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1.  Which patients are prescribed inhaled anti-asthma drugs? 
Thorax  1994;49(11):1090-1095.
BACKGROUND--Prescribing rates for inhaled anti-asthmatic drugs in the UK vary considerably from area to area and between individual practices. The objectives of this study were to determine the prevalence of patients prescribed inhaled steroids and beta agonist bronchodilators, the indications for these prescriptions, and to relate prescribing to the recorded levels of morbidity for specific respiratory disease. METHODS--Anonymised patient-specific prescription and diagnostic data were extracted from computerised general practice records for the 41 practices in the Northern region (total population 330,749) whose data had been validated for inclusion in a research databank. Patients were included if they were either prescribed an inhaled steroid or bronchodilator during a 12 month period, or had a recorded diagnosis of asthma, bronchitis or chronic obstructive pulmonary disease. Prescribing of inhalers per 1000 population was determined within age, sex, and diagnostic groups. Respiratory diagnosis rates within different patient groups were used to measure the underlying level of morbidity in the population. RESULTS--Inhaled anti-asthma drugs were prescribed for 5% of the study population. Prescribing prevalences peaked at ages 5-14 (steroids 40 per 1000 population; bronchodilators 68 per 1000) and at ages 65-74 (steroids 53 per 1000; bronchodilators 79 per 1000). Prescribing frequency for both drugs increased from two or three items per patient annually at age 0-14 to about six in the over 65 age group. Of the 39,424 respiratory patients 38% received inhalers and 7% only non-inhaler medication. Inhaler therapy was used in only 6% of patients with bronchitis, but in 66% of those with asthma, though the proportions varied with patient age and gender. Study practices differed in their overall levels of both inhaler prescribing and respiratory diagnosis, and had lower prescribing patterns of these drugs than other practices in the Northern region. CONCLUSIONS--Inhaled steroid and bronchodilator prescribing have age-related and gender-related prevalences. Treatment for respiratory diagnoses varies with patient age and gender, and with the diagnosis. Prescribing differences between practices are attributable to variation in both diagnostic rates for respiratory disease and therapeutic intervention patterns. For asthma patients study practices show consensus in approach, perhaps illustrating the value of clear guidelines for asthma prescribing.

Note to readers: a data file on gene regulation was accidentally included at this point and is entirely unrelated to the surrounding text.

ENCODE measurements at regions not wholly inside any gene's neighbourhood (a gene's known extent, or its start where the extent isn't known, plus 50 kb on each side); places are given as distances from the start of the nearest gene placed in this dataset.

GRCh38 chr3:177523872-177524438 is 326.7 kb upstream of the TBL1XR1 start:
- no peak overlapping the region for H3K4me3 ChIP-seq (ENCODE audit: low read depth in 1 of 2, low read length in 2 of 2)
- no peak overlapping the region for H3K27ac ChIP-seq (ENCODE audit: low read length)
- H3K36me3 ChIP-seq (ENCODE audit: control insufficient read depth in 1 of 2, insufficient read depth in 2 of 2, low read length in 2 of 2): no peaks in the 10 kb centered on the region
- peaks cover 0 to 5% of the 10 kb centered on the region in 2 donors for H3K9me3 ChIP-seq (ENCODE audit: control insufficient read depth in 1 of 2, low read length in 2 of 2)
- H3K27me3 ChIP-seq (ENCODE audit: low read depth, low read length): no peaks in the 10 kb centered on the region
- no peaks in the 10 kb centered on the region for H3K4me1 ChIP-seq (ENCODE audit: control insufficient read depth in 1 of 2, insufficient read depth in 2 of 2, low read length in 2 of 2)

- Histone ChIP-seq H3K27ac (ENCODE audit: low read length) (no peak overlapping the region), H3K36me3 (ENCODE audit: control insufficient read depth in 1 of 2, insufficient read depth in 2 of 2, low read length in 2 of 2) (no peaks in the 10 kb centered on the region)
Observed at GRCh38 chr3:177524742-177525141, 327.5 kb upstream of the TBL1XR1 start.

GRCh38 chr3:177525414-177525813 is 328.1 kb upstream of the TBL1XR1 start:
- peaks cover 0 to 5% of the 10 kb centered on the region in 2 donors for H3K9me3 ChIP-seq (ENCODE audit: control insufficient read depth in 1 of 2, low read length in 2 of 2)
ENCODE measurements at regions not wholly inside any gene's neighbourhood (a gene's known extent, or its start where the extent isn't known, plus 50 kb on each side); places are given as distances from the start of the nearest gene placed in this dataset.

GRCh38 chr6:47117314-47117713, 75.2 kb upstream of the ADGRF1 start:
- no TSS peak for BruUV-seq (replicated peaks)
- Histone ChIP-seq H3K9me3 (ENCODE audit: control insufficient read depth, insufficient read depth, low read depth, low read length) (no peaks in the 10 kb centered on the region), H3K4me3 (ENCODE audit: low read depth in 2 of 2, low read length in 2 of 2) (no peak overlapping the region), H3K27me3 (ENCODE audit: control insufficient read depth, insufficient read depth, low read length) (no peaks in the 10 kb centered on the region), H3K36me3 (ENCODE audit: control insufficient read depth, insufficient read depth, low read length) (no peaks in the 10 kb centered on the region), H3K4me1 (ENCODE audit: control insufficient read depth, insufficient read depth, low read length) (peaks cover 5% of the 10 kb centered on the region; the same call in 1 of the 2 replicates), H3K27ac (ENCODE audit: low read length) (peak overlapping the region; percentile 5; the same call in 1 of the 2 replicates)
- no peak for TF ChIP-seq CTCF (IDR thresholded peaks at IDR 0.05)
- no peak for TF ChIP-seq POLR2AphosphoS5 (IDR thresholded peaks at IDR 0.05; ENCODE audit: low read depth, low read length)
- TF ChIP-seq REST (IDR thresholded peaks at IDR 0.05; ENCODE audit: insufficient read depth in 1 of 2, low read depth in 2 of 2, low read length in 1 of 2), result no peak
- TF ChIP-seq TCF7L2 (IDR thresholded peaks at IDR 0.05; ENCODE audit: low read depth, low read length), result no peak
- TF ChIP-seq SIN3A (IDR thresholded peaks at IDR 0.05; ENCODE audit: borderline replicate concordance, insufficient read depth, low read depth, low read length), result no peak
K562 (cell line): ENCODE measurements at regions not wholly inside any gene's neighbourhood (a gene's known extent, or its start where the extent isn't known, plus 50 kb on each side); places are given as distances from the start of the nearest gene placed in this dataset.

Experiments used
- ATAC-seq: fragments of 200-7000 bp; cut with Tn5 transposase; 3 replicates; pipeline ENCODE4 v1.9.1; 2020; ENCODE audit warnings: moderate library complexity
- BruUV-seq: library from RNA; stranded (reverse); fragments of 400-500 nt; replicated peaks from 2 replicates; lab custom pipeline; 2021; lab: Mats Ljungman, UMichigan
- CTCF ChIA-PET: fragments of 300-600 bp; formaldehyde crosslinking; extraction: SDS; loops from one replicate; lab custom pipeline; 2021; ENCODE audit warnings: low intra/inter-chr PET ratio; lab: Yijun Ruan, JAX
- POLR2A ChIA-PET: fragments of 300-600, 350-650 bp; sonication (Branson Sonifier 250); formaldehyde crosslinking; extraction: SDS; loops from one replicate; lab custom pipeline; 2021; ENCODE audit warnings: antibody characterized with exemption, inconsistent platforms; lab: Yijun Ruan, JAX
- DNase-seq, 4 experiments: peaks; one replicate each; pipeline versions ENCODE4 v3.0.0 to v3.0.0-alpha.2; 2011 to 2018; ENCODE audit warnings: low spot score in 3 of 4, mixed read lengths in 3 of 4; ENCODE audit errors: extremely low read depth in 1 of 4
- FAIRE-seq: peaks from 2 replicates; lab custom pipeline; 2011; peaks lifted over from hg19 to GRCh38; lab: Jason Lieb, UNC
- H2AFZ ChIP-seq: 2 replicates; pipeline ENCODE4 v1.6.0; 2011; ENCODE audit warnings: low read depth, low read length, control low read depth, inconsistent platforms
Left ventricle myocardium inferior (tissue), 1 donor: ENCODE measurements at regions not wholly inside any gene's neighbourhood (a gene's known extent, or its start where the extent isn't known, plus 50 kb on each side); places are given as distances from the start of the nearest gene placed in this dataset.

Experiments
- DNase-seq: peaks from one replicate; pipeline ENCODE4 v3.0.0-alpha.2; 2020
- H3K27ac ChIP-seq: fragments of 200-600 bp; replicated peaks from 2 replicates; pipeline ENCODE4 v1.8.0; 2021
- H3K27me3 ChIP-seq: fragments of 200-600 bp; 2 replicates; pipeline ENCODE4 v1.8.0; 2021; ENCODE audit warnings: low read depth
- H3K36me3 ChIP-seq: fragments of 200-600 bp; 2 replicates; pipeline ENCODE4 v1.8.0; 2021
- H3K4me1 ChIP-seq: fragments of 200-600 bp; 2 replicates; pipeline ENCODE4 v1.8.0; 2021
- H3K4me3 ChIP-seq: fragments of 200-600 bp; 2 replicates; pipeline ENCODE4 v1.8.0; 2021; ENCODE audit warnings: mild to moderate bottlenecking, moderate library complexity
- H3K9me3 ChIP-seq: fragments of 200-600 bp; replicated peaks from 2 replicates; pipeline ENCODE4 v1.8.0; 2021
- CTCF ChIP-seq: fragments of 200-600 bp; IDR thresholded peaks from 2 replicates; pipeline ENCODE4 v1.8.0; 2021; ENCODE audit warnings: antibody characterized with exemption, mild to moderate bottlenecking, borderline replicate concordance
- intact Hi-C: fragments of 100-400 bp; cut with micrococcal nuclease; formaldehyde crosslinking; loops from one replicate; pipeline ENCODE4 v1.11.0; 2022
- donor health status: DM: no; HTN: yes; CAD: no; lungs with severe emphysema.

PMCID: PMC475267  PMID: 7831622
4.  A prescribing incentive scheme for non-fundholding general practices: an observational study. 
BMJ : British Medical Journal  1996;313(7056):535-538.
OBJECTIVE: To examine the effects of a financial incentive scheme on prescribing in non-fundholding general practices. DESIGN: Observational study. SETTING: Non-fundholding general practices in former Northern region in 1993-4. INTERVENTION: Target savings were set for each group of practices; those that achieved them were paid a portion of the savings. MAIN OUTCOME MEASURES: Financial performance; prescribing patterns in major therapeutic groups and some specific therapeutic areas; rates of generic prescribing; and performance against a measure of prescribing quality. SUBJECTS: 459 non-fundholding general practices, grouped into three bands according to the ratio of their indicative prescribing amount to the local average (band A > or = 10% above average, B between average and 10% above, C below average). RESULTS: 102 (23%) of 442 practices achieved their target savings (18%, 19%, and 27% of bands A, B, and C respectively). Band C practices that achieved their target had a lower per capita prescribing frequency for gastrointestinal drugs, inhaled steroids, antidepressants, and hormone replacement therapy. There were no other significant differences in prescribing frequency, and no reduction in the quality of prescribing in achieving practices. Total savings of pounds 1.54 m on indicative prescribing amounts were achieved. Payments from the incentive scheme and discretionary quality awards resulted in pounds 463,000 being returned to practices for investment in primary care. CONCLUSIONS: The prescribing behaviour of non-fundholding general practitioners responded to financial incentives in a similar way to that of fundholding practitioners. The incentive scheme did not seem to reduce the quality of prescribing.
PMCID: PMC2351914  PMID: 8789984

Results 1-7 (7)